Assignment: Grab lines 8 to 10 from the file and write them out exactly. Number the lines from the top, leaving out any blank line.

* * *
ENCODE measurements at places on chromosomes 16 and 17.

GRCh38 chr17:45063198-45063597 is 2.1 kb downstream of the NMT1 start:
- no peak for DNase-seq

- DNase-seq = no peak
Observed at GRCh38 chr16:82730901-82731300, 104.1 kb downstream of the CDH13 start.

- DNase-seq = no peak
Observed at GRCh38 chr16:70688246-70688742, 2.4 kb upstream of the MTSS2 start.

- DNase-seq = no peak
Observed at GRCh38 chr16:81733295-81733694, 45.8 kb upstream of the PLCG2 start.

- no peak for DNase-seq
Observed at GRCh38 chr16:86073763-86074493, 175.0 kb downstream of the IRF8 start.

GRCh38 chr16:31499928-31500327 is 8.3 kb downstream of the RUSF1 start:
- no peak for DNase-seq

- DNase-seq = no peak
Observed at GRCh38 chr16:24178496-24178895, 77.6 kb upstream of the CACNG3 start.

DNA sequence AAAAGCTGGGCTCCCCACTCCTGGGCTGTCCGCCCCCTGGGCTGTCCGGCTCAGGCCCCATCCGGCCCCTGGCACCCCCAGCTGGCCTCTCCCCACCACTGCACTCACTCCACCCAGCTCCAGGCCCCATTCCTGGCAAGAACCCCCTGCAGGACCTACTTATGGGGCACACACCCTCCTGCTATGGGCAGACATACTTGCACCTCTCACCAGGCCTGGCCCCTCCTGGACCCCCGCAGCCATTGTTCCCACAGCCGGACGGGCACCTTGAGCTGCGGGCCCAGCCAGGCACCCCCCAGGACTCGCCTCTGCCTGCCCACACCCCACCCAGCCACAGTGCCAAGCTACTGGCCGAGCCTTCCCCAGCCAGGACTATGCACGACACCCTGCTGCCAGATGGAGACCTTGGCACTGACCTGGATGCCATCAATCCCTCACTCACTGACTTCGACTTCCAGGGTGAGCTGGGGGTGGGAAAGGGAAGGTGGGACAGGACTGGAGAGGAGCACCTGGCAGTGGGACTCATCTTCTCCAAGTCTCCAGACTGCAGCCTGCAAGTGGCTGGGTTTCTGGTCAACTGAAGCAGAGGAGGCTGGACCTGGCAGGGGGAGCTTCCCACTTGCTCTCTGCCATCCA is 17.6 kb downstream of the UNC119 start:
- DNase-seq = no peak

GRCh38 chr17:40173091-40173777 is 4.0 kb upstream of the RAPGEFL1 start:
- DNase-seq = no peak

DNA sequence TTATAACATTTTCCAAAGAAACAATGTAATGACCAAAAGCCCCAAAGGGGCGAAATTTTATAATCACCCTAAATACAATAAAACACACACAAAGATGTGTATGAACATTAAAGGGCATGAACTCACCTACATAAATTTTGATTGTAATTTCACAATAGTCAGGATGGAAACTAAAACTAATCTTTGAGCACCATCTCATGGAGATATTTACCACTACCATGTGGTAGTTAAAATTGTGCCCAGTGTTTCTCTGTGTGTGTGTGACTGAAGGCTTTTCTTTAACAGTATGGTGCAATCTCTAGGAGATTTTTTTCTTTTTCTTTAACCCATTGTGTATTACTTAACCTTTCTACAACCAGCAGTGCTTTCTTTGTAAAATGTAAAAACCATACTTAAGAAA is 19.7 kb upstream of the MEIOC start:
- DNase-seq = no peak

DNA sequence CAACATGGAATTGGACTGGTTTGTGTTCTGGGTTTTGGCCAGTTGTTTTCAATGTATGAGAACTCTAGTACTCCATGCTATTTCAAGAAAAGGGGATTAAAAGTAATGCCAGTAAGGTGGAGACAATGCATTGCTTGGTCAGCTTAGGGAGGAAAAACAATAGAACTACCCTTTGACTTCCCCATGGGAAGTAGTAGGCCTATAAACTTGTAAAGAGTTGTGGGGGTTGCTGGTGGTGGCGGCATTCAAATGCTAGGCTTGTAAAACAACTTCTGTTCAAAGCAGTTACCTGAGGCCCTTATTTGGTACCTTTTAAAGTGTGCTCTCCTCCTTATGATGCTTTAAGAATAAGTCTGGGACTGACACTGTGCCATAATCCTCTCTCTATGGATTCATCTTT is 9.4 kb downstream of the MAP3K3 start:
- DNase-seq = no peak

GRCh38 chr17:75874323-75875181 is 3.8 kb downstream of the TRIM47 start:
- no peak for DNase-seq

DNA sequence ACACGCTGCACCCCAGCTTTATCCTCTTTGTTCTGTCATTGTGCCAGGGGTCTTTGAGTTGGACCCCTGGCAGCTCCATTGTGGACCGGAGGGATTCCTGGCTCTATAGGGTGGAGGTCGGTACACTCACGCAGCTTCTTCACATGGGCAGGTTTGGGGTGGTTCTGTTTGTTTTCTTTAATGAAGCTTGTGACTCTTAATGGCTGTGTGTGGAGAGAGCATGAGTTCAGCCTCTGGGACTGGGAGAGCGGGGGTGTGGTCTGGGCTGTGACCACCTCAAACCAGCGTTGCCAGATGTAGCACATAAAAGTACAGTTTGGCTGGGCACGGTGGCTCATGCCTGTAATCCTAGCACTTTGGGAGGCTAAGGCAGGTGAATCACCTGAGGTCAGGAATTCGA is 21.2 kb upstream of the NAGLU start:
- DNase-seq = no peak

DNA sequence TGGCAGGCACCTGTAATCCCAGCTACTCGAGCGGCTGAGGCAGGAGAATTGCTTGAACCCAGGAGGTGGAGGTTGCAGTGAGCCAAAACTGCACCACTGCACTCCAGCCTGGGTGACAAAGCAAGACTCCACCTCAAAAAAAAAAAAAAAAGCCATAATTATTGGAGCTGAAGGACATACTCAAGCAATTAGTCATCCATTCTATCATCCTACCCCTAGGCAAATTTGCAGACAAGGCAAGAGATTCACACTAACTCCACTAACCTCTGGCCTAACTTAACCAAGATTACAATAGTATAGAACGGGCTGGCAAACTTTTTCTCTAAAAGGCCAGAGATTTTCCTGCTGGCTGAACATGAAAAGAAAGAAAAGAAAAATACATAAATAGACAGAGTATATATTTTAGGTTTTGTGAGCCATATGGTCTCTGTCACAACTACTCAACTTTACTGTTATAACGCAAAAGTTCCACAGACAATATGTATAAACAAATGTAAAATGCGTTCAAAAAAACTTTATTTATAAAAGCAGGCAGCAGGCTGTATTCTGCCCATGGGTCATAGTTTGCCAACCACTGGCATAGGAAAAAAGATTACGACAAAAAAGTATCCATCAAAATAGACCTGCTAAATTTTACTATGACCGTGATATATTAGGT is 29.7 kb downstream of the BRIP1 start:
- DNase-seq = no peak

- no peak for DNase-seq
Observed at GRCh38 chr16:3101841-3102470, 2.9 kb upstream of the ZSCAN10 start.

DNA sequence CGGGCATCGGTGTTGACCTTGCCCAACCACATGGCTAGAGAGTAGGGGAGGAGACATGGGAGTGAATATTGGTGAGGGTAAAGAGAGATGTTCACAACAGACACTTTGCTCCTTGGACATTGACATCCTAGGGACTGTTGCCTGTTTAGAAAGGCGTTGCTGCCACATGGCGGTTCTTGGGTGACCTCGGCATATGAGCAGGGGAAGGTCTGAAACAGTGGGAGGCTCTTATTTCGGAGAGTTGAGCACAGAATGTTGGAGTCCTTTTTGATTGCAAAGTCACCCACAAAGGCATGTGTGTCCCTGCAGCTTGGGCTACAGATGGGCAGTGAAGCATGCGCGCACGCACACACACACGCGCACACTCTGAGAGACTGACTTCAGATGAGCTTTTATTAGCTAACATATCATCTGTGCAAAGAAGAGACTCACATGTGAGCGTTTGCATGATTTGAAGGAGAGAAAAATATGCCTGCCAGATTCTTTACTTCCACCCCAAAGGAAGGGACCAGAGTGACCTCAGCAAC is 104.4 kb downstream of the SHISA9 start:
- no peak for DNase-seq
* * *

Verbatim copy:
- DNase-seq = no peak
Observed at GRCh38 chr16:81733295-81733694, 45.8 kb upstream of the PLCG2 start.

- no peak for DNase-seq